(known as "Johnny" or "Titch"
in the RAF)
RAF Pilot Seconded to the Glider Pilot Regiment
24th, Operation Varsity - the Rhine Crossing - A Narrative
to the Landing Zone in Germany
Return to the Landing Zone in Germany
6th December 1924
the RAF on a short University course: Clare College, Cambridge
the RAF at ACRC Regents Park, London
to Cambridge in the RAF to concentrate on drill etc
BFTS Anstey Grading School flying Tiger Moths
Heaton Park, Manchester
Monkton, New Brunswick Canada
NO.3 BFTS Miami, Oklahoma, USA for primary and advanced flying
training and where commissioned with wings as a Pilot Officer
to the Glider Pilot Regiment and sent to Bridgnorth for a 2-week
course with the RAF Regiment
NO.5 GTS at, I believe, near Ludlow flying Hotspur glider
21 HGCU Brize Norton flying Horsas and Hadrian gliders
of March 1945
squadron Glider Pilot Regiment at Earls Colne flying Horsas Mark
I and Mark II and it was from Earls Colne that I took off for
RAF Booker flying Tiger Moths
RAF School of Administration
of the Air Booking Centre in Cairo, Egypt
Anterio Poliomyelitus and was taken into No. 5 RAF Hospital, Cairo
Mongewell Park for treatment
An RAF Pilot Seconded to the Glider
As I understand it, the Glider Pilot Regiment suffered severe casualties
at Arnhem and it was imperative that the regiment was brought up to
strength as soon as possible. Two options were available:-
1. Train army personnel who had been taught to fight on the ground
to fly; first on Tiger Moths and then on gliders.
2. Train qualified RAF pilots to fight on the ground and then convert
them on to gliders.
It was decided that option No.2 would be the quickest because only
the rudiments of ground fighting would be required because once on
the ground the glider pilot would be mainly employed in a defensive
In the air the pilot was in charge but once on the ground the senior
army personnel in the glider would take charge.
During November 1944 I was posted to RAF Bridgnorth which was run
by the RAF Regiment. This was a two week course consisting of assault
courses, unarmed combat, weapon training and map reading exercises
during the day and at night. I remember that we had to crawl through
ditches half full of water, under footbridges where instructors were
standing throwing thunderflashes at us as we passed; it was all quite
tough. I also remember that we were trained to fire revolvers from
the hip, rather like cowboys in Western films.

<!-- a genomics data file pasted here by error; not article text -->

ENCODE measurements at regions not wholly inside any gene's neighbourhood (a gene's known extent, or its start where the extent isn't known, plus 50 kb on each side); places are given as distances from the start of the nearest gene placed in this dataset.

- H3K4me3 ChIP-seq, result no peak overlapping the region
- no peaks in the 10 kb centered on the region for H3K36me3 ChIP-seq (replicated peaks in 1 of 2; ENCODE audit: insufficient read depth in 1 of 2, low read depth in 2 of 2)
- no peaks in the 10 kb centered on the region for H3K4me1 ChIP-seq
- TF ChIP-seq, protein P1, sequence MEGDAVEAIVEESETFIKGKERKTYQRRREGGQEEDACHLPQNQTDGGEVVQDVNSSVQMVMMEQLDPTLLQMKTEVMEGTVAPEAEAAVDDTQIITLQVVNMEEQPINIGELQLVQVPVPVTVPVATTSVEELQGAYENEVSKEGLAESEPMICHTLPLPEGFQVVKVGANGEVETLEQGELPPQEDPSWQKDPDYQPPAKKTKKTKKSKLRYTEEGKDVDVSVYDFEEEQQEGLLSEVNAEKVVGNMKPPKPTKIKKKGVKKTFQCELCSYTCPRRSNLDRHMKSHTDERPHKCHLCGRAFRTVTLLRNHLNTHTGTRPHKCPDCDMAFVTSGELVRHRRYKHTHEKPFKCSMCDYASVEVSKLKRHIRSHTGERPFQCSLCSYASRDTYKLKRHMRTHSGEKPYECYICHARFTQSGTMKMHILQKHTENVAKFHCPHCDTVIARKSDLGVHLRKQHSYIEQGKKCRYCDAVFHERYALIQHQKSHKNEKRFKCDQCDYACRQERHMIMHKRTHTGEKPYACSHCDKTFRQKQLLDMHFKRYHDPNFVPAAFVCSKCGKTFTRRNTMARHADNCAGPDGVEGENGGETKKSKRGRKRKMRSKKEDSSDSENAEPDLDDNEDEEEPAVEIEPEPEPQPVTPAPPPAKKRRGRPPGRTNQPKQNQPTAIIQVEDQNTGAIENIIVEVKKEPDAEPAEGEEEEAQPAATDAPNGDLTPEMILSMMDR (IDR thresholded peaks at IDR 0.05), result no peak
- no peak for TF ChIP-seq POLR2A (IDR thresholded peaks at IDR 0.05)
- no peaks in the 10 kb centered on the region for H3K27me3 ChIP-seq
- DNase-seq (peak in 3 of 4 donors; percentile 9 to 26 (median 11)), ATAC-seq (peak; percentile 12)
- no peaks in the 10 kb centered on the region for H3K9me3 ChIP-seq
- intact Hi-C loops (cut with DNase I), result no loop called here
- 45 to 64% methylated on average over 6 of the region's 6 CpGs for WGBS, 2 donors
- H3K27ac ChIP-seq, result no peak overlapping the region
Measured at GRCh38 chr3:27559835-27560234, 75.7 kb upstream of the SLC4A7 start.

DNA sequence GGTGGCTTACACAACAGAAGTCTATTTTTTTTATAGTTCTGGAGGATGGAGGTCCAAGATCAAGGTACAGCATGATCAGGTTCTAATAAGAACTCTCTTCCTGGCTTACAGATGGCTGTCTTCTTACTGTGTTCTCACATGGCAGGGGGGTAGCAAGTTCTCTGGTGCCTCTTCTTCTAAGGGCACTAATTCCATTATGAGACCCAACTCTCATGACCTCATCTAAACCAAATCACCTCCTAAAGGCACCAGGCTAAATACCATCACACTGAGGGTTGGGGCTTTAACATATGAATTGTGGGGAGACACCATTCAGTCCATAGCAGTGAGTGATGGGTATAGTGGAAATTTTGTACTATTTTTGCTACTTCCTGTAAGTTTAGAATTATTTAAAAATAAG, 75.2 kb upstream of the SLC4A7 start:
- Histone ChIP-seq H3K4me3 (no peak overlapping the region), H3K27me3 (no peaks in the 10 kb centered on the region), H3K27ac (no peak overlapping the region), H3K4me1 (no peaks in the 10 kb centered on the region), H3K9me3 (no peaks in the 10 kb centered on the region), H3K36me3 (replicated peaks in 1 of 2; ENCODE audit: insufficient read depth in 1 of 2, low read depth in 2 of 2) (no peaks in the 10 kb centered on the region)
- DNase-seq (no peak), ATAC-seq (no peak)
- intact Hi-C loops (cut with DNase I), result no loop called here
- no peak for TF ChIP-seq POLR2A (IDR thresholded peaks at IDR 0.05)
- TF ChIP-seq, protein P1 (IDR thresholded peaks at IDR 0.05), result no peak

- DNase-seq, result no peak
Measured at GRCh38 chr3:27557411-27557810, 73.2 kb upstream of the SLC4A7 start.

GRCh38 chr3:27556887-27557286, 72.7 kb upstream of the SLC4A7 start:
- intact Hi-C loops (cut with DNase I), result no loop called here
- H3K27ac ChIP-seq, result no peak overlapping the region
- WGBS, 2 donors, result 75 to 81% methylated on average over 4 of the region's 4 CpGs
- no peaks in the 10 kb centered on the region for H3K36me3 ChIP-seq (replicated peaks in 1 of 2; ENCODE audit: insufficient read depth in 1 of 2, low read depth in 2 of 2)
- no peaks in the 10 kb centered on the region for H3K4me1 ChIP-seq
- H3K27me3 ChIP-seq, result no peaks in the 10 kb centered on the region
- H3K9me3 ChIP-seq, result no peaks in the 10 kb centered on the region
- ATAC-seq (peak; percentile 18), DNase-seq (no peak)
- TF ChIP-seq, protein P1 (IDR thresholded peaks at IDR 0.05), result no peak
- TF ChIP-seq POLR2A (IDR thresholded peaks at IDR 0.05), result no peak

The officer in charge of our course was Sir Michael Bruce, the brother
of Nigel Bruce the Hollywood film star known for his part as Dr Watson
in the Sherlock Holmes films. Both were old boys of my school, Abingdon
From Bridgnorth the course was posted to No.5 G.T.S. at, I believe,
somewhere near Ludlow. Here we had our first taste of flying gliders.
We flew the Hotspur glider made by General Aircraft. The instructor
sat behind the pupil. We were towed by Miles Master single-engine
airplanes. Flying on tow was a little tricky to maintain position
in relation to the tug until one learnt to relax and let the glider
virtually fly itself. One was also very conscious of the fact that
once released from the tug aircraft one was on one's own and every
landing was a "forced" landing. No engine to drag you in
over the boundary when having misjudged a landing or being able to
go round again if you were not happy with the approach as you could
do in a powered aircraft. Your judgment when landing a glider had
to be accurate as there was no turning back. This course lasted about
two weeks and according to my flying logbook I did 4 hours 10 minutes
daylight flying with the instructor, 4 hours S minutes daylight solo
flying, 40 minutes dual night and 20 minutes solo night flying. A
total of 2 hours was spent in the Link trainer. From the flying hours
point of view gliding was a very slow business because one had to
wait for an available tug aircraft to tow you off, and having landed
one had to wait until a tractor arrived to tow you back to the runway.
During a whole day on the airfield generally one only spent about
an hour in the air.
Having completed our initial glider flying training, the course was
then posted to RAF Brize Norton which was No.21 H.G.C.U. Here we flew
Horsa and Hadrian gliders as well as continuing on the Link trainer.
The Horsa glider was the mainstay of the Glider Pilot Regiment. It
was designed by Airspeed Aviation and built by Harris Lebus in Southern
England. It could carry something like 25-28 troops and could also
take a jeep. It was large, about the size of the Wellington bomber,
being 67 feet in length and with a wingspan of 80 feet. Fully loaded
it weighed rather more than 7 tons, half of which was its own weight.
It was of timber construction. There was a Mark I and Mark 11. The
main difference between these two gliders was that in the Mark I loading
and unloading was done by a large door in the side of the fuselage
and also the tow rope split near the glider with each end of the split
being hitched to a hook on the underside of the port and starboard
wings With the Mark II Horsa glider the whole of the nose, which housed
the cockpit, was hinged and therefore loading would be a straightforward
affair, straight in to the fuselage. The tow rope was not split and
was joined to the glider above the nose wheel. At Brize Norton we
only flew the Mark I and it was when we got on to our squadron the
Mark II was introduced. The Mark II was a much more convenient glider
It was at Brize Norton where I first met Sergeant Priddin who became
my second pilot and we remained together until after the Rhine crossing.
According to my flying logbook, we were only at Brize Norton for about